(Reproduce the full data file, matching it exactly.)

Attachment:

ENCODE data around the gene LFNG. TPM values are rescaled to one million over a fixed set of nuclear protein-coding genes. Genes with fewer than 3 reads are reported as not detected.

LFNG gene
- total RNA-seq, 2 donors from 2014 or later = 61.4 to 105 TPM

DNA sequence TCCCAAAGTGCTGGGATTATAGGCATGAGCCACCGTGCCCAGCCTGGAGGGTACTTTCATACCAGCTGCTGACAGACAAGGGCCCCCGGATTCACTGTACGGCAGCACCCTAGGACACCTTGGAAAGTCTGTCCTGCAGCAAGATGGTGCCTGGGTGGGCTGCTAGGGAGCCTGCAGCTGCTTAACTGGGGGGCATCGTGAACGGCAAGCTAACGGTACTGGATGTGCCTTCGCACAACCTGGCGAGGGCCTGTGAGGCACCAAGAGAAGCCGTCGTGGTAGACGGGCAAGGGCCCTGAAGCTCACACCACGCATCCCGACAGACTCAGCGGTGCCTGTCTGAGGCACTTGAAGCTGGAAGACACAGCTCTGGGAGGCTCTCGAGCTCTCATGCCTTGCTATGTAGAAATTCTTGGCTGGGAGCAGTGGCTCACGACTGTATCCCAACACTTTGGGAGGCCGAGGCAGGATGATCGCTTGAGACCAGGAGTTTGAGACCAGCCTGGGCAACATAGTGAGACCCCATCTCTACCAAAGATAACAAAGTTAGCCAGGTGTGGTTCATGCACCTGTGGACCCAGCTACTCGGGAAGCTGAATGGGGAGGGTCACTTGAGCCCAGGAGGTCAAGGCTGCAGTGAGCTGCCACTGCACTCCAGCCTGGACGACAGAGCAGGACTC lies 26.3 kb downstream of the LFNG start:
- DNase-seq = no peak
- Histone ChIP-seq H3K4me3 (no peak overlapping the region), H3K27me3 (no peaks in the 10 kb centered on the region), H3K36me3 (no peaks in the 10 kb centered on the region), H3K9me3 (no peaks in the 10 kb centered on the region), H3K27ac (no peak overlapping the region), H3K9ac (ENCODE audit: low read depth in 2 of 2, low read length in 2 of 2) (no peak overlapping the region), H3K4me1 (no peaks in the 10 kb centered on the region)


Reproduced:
ENCODE data around the gene LFNG. TPM values are rescaled to one million over a fixed set of nuclear protein-coding genes. Genes with fewer than 3 reads are reported as not detected.

LFNG gene
- total RNA-seq, 2 donors from 2014 or later = 61.4 to 105 TPM

DNA sequence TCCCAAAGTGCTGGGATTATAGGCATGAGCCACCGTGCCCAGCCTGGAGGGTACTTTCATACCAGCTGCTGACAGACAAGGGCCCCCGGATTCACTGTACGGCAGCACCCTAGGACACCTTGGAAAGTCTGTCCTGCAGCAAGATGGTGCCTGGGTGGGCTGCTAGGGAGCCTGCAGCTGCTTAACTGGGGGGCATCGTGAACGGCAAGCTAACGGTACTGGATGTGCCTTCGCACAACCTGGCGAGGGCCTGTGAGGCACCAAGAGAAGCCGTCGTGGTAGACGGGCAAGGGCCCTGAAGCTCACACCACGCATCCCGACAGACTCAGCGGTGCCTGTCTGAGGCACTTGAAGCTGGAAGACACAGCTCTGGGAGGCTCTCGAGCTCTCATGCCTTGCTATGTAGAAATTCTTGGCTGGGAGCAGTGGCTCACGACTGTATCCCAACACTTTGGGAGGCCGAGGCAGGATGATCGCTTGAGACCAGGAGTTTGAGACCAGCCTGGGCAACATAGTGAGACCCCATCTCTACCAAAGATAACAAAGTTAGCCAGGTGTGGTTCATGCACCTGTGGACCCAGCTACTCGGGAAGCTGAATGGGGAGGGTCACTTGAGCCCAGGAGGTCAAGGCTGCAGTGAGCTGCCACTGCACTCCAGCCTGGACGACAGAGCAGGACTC lies 26.3 kb downstream of the LFNG start:
- DNase-seq = no peak
- Histone ChIP-seq H3K4me3 (no peak overlapping the region), H3K27me3 (no peaks in the 10 kb centered on the region), H3K36me3 (no peaks in the 10 kb centered on the region), H3K9me3 (no peaks in the 10 kb centered on the region), H3K27ac (no peak overlapping the region), H3K9ac (ENCODE audit: low read depth in 2 of 2, low read length in 2 of 2) (no peak overlapping the region), H3K4me1 (no peaks in the 10 kb centered on the region)